- Have you considered that you could cut your website development time (and costs) by doing a few things before you hire a developer?
- Study your competitors’ websites, shortlist things you love and hate and decide on the pages you need to save time (and money).
- Select two fonts and three colours, and invest in good photos for the best user experience.
- Keep reading to learn eight tips to help you get your website built faster.
Creating a new website or revamping an existing site is an important project if you are in business in 2019. If you don’t have a website, you should be considering it right now. And if you are thinking about it, you are heading in the right direction.
Your website is your business card.
At the time of this article’s publication, there are 3.5 billion Google searches every day (Internet Live Stats). With 7.7 billion people on the planet right now – I’ll do the maths for you – that’s about 50% of the general population doing a Google search per day.
And as we know, grannies and babies aren’t doing the searches.
Therefore, it’s safe to say that most people are googling to find solutions for their problems multiple times a day. And if you are in business, you are probably selling a solution to someone’s problem.
You need to get your business card in front of those people. And like I said, your website, in 2019, is the modern equivalent of your business card.
I hope I’ve got you thinking about your website now.
Getting a website doesn’t have to be an unpleasant process if you hire a web developer you get along with.
Ask yourself this: “If it all goes bad (which it possibly will a couple of times during your website build), is my web developer the kind of person I can go through a minor conflict with while upholding our integrity?”
Because if you already feel a bit funny about your developer, I can guarantee you - it’s probably going to get ugly.
I liken building a website with someone to having a baby together. Without being overly dramatic - it really is! It’s a creative project. It’s YOUR business presence. It’s going to make you a lot of money if you do it right.
And it will cost you a few dollars. You need to take the time to find the right web designer and developer. Test out their sense of humour and use your intuition. Your gut knows.
Once you’ve found your best developer, there are a couple of things that slow down a website build and to be honest, they are usually nothing to do with the developer.
What Slows Website Development Down?
In my experience, the things that slow down any website build are:
- The web developer not having clarity about your style direction
- The web developer not having your content (words and images)
A good web developer will be able to overcome these (and other) challenges and should have great project management skills to get your website up for you in minimal time. But there are a few things you can do to make it easier for your website developer to get your site up.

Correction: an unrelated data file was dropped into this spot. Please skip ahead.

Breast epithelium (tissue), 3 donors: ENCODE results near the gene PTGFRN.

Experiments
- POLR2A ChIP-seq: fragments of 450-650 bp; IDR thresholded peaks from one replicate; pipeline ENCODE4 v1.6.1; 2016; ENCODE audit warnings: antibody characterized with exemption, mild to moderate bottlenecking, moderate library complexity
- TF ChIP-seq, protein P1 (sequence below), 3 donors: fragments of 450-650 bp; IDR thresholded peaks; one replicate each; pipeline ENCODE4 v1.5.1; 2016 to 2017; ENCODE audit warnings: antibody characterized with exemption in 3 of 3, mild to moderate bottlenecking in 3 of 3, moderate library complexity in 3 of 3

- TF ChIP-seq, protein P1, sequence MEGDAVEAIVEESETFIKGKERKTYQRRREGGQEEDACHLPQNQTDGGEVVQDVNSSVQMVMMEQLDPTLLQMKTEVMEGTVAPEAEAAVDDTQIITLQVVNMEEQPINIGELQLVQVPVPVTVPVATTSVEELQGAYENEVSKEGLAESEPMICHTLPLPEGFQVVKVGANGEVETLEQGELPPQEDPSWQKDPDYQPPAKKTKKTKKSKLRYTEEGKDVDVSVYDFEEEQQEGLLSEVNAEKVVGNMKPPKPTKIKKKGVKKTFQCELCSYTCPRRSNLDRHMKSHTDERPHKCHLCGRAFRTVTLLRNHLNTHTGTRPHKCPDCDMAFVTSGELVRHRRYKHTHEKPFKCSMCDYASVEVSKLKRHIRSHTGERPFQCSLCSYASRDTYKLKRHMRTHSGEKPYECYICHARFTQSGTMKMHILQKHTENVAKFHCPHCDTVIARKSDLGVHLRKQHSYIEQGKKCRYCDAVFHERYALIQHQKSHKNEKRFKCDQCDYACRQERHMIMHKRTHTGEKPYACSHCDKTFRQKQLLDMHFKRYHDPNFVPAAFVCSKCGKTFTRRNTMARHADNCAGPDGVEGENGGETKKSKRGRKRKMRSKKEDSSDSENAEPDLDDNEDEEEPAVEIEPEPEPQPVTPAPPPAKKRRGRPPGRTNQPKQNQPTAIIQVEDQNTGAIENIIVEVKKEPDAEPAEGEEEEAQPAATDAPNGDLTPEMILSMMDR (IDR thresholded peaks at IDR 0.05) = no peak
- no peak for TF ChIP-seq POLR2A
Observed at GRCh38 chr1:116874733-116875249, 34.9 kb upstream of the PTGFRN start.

How to Build a Website Quickly
Here are the 8 things you should do (before you hire a web developer) to help you build a website quickly:
- Look at your competitors
- Shortlist sites you love and hate
- Get a logo with a text-only option
- Choose 2 fonts only
- Use 3 colours max
- Get the best photos you can
- Decide what pages you need
- Get your copy sorted
1. Look at your competitors
Studying your competitors’ websites can be a demoralising experience. Slipping into comparison-itis is never a good place to be as a business person or entrepreneur. But you need to know what’s out there to deliver something better for your customers.
So, looking at your competitors’ websites is an activity for a day when you are feeling emotionally robust. Or if you’re not quite as much of a petal as me, you can do it right now.
I like to look at competitors locally, nationally and internationally to get a good picture of where you sit in the market and what is possible in the scope of your industry.
Three of each should do it and you will either be pleasantly surprised at how rubbish their sites are and have a little party about how easily you’re going to conquer the market OR you’re going to need a bit of loving self-care and set some realistic expectations around building the best site you can with what you currently have.
One page can be all you need to get a message across, especially if you follow all the recommendations here - even on a budget.
2. Shortlist sites you love and hate
Start to look at the websites you interact with every day with a critical eye. Observe the colours, fonts, images and column layouts you like. What kind of button style do you like? What functionality do you really like? What about animated items that pop-out from the sides or jiggle on the page?
Love them or hate them, they are all possibilities. And even if pop-ups are a little irritating - okay let’s stop right there. Actually, in 2016, this research found that pop-ups are the most irritating kind of ad. Let’s rephrase that.
Pop-ups are officially extremely annoying, but they have been found to convert up to 40% of your website visitors into email list subscribers and possible customers.